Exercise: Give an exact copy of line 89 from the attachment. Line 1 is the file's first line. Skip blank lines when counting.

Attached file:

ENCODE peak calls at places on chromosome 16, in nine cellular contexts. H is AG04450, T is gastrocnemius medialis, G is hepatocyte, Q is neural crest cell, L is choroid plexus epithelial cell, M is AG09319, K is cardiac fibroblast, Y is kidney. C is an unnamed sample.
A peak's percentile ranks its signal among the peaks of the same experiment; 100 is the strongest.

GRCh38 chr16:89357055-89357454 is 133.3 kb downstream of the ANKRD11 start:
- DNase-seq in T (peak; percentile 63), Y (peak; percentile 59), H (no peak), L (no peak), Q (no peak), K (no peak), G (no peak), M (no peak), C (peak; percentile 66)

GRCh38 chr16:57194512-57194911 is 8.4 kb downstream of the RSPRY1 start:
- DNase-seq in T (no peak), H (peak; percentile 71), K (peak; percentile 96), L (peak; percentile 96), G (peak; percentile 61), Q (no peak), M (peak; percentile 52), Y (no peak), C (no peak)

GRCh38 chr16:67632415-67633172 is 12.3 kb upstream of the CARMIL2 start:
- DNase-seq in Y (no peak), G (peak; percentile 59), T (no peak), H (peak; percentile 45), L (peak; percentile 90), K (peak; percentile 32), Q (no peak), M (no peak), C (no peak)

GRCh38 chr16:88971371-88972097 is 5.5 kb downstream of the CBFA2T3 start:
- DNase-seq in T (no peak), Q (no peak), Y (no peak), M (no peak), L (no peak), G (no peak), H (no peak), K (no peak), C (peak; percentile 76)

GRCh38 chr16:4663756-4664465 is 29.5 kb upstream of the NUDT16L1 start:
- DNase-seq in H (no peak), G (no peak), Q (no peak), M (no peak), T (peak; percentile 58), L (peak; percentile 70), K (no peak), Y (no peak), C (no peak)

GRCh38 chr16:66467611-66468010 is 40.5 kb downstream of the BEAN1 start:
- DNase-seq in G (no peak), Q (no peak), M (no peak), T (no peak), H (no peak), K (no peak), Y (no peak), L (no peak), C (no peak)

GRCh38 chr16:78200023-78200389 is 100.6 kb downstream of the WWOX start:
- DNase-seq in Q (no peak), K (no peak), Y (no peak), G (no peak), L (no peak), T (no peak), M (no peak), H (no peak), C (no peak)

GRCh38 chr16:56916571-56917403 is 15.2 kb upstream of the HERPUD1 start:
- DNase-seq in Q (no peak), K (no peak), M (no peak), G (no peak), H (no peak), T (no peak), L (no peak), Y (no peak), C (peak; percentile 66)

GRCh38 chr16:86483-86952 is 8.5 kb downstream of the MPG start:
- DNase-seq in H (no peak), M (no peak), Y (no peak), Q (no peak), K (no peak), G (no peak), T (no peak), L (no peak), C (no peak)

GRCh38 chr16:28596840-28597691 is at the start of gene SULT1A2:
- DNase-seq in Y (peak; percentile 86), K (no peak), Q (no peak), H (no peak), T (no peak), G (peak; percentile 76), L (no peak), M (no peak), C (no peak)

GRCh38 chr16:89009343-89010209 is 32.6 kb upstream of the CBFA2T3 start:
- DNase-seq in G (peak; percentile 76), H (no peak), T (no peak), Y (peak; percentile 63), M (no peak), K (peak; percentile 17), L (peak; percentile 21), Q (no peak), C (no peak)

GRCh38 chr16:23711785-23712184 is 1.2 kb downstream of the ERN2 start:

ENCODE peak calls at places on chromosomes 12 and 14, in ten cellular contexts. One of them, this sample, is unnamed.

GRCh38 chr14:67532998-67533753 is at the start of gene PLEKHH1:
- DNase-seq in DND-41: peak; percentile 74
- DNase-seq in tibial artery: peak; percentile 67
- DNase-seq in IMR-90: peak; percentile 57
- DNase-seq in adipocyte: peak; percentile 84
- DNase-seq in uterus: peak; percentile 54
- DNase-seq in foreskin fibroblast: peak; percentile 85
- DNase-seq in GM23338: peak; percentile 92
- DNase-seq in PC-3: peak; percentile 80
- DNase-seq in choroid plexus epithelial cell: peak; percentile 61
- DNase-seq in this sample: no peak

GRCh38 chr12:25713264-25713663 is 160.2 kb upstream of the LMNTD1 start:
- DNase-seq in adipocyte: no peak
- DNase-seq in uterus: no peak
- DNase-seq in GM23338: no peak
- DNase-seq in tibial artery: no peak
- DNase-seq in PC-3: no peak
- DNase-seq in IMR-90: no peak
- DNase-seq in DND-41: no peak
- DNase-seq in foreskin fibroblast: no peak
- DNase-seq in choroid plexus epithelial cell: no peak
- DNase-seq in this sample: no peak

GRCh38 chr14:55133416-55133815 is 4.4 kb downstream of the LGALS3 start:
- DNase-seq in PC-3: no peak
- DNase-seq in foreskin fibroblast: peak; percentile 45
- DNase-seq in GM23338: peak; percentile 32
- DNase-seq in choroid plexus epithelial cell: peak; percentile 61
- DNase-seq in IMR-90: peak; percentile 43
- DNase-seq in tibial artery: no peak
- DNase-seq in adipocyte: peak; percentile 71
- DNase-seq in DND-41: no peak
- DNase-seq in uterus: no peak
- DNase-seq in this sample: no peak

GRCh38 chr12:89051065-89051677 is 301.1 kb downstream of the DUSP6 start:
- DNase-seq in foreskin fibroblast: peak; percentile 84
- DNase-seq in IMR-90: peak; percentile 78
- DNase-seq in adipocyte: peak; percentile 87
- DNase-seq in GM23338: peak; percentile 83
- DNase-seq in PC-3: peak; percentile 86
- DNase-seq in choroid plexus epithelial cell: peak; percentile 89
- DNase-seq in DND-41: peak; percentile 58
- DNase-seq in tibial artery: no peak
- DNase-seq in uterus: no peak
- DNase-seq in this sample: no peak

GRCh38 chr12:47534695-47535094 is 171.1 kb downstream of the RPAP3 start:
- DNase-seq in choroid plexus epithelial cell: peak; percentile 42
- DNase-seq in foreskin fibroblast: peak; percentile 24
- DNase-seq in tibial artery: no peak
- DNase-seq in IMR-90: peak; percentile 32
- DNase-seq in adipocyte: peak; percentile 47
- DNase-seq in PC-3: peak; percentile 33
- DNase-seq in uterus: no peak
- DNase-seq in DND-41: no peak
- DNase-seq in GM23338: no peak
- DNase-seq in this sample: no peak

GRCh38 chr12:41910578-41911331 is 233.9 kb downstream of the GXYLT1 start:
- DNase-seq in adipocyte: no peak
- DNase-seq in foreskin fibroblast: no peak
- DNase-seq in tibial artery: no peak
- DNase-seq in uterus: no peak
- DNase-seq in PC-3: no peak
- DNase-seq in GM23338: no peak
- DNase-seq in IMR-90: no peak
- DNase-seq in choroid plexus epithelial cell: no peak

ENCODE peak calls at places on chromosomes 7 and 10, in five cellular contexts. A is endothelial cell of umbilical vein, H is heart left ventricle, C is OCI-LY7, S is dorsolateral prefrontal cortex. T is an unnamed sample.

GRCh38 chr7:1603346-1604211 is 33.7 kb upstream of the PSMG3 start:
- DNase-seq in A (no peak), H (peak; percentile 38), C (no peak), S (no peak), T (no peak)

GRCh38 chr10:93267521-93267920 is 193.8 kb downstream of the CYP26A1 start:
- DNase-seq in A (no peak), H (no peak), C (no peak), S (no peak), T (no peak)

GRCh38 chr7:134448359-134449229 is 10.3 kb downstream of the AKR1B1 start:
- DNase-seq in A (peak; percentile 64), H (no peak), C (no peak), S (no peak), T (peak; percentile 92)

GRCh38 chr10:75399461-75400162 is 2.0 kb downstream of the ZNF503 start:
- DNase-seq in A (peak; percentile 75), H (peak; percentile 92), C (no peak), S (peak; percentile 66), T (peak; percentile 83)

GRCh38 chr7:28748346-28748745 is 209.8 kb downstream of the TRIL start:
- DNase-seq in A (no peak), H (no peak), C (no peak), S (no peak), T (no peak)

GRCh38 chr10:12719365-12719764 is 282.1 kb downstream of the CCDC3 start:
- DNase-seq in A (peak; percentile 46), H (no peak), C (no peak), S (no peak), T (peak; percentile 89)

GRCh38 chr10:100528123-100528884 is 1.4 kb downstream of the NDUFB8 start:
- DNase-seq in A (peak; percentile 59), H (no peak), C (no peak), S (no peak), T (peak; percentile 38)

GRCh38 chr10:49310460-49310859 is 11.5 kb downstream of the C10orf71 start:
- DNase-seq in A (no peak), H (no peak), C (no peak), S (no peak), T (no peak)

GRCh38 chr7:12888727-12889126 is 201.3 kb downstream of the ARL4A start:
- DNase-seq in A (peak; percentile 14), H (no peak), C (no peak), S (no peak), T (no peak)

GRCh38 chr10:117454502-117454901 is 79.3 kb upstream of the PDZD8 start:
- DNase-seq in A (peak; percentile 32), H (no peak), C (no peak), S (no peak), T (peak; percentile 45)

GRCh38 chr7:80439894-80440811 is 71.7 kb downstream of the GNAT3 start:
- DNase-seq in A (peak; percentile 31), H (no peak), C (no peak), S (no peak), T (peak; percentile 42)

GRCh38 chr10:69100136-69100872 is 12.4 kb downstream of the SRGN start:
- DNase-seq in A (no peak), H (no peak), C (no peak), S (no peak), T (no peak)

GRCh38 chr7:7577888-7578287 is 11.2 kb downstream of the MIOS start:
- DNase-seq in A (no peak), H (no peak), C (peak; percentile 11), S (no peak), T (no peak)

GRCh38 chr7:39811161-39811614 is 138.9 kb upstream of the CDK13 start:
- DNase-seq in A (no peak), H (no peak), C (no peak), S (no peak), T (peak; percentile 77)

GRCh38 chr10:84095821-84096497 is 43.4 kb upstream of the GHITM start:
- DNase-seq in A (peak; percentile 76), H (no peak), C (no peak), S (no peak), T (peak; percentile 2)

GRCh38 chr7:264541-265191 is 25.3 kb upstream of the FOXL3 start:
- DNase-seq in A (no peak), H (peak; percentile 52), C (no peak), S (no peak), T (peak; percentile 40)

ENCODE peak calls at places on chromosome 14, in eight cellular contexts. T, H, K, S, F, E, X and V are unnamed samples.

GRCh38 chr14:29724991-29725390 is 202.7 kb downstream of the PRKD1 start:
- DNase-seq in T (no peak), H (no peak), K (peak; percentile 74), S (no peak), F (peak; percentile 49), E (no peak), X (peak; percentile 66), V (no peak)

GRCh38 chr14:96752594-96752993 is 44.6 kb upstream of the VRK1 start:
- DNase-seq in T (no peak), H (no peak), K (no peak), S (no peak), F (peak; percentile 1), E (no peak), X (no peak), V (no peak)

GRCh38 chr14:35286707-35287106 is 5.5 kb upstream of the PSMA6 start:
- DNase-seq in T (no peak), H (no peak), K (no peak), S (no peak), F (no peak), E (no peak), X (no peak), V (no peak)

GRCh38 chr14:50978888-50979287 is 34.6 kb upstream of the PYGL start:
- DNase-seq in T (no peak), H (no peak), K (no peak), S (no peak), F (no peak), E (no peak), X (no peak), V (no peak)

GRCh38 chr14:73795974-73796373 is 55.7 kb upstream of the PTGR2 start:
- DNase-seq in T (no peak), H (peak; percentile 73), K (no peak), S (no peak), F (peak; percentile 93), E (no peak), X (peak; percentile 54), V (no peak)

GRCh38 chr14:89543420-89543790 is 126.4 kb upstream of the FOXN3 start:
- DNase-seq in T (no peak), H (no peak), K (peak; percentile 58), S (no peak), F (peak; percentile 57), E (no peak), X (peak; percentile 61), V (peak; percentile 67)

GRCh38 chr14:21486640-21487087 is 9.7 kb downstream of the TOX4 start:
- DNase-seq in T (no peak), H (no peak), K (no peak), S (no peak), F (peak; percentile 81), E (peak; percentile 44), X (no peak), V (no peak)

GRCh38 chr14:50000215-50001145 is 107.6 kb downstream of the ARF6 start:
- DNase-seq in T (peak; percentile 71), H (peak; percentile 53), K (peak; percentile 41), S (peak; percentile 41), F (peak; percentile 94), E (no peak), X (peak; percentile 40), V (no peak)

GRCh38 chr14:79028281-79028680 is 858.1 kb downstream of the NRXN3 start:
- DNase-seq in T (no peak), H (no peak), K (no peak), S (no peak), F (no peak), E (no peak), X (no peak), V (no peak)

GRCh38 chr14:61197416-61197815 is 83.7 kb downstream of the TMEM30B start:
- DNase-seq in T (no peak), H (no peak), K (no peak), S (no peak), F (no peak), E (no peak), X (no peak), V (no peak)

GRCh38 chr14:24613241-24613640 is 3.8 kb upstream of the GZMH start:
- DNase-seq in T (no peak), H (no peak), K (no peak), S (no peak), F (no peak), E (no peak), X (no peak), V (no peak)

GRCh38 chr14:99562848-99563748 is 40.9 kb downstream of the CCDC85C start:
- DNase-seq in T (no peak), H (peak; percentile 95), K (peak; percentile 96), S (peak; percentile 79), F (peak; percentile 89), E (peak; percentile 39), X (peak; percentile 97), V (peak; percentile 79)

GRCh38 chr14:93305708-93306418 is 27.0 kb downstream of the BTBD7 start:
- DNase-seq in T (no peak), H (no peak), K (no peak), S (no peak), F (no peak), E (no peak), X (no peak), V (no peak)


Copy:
- DNase-seq in IMR-90: no peak